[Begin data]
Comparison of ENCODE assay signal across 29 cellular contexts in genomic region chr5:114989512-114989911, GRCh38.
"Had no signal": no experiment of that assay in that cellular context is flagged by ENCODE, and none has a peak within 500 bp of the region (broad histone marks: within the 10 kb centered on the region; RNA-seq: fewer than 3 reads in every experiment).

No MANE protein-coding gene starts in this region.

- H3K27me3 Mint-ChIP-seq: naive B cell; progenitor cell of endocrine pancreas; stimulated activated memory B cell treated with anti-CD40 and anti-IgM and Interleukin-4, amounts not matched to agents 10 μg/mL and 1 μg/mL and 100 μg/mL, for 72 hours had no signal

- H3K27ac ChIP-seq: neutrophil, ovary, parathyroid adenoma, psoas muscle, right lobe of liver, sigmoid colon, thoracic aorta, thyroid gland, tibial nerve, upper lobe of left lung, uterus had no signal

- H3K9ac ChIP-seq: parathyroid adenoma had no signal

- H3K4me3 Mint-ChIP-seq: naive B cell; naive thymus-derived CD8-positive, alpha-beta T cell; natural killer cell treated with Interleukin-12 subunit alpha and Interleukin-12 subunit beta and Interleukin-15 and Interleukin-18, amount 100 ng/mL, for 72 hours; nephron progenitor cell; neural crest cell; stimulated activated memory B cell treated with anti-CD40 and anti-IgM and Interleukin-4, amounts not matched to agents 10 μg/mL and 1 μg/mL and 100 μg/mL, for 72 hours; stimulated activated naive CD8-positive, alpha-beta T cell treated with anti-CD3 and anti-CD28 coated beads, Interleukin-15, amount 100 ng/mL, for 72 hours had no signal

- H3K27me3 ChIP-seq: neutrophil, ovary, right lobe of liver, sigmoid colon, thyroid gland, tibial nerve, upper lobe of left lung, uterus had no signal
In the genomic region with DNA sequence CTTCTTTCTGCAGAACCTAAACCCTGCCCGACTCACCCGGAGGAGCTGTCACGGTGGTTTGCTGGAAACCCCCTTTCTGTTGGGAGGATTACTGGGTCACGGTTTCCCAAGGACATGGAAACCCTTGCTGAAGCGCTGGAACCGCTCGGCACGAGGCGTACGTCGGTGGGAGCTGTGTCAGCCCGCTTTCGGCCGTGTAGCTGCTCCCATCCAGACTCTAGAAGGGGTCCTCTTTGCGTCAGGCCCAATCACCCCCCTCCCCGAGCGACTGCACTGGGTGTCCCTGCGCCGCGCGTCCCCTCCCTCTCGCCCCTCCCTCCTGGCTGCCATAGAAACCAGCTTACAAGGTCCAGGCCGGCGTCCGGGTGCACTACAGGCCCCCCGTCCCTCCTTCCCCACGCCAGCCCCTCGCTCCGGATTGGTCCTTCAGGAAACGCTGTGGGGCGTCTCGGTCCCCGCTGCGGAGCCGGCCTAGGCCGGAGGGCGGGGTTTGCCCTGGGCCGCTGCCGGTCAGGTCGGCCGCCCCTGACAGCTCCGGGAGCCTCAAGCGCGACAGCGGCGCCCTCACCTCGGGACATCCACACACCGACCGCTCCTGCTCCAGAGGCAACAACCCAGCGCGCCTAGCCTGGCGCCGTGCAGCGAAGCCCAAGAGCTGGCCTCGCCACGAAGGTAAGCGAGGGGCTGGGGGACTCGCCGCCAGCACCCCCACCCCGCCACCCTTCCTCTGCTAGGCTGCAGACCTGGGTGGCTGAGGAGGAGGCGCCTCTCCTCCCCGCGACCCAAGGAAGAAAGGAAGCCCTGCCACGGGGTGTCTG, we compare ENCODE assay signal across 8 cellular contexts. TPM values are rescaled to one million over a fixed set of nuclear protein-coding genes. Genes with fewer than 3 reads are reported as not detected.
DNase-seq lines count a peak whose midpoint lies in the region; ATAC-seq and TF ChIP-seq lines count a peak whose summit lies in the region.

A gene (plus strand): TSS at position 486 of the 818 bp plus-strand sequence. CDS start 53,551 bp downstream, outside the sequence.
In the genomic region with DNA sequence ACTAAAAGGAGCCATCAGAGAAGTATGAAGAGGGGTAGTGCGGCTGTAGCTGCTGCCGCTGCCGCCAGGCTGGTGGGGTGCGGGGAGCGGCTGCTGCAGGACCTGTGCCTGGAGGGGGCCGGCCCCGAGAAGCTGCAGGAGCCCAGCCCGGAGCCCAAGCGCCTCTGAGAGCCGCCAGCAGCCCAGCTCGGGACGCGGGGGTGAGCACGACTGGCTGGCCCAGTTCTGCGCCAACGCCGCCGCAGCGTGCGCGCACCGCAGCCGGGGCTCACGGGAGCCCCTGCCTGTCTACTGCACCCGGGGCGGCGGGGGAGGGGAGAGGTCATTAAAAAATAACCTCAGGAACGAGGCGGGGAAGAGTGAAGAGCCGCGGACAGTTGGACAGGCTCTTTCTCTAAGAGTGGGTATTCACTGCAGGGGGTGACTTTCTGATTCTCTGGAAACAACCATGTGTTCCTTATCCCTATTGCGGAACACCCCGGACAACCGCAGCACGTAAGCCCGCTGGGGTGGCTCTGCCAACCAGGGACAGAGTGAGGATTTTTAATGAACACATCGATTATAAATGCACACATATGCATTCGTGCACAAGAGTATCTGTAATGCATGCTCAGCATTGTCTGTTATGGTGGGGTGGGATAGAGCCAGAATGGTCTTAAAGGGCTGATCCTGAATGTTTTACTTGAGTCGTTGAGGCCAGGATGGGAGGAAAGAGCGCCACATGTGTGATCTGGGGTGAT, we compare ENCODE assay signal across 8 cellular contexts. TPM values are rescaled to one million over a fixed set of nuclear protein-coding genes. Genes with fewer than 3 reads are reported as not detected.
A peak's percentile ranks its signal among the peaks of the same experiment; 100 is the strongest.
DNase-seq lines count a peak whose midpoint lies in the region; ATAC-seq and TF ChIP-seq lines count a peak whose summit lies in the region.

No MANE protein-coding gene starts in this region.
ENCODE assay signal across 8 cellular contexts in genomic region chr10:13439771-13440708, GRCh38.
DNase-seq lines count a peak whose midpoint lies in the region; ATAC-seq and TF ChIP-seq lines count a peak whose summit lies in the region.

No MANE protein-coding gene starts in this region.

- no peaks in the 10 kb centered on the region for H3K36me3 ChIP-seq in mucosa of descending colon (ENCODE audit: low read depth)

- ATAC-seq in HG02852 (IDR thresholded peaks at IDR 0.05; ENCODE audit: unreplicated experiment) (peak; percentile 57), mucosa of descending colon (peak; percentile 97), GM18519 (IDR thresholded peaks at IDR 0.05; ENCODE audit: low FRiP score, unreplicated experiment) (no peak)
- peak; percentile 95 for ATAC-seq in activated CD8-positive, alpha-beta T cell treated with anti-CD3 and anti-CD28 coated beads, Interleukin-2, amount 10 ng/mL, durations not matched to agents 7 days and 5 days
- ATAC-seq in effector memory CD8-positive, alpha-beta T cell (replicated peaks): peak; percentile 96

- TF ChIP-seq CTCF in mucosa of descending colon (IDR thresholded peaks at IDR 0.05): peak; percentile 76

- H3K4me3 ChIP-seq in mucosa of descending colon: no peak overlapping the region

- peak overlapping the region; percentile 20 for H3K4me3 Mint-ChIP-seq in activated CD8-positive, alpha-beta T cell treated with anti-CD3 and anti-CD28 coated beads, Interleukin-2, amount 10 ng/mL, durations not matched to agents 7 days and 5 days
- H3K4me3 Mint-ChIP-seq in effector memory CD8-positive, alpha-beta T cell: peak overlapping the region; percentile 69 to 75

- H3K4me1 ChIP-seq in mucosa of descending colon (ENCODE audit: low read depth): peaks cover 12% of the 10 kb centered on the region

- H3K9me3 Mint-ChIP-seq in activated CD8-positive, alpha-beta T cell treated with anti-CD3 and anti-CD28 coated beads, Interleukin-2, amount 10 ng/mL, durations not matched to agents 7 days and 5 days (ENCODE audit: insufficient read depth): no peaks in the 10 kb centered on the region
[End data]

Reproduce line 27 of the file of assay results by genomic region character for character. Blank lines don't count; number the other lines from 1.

- H3K4me1 ChIP-seq in mucosa of descending colon (ENCODE audit: low read depth): peaks cover 12% of the 10 kb centered on the region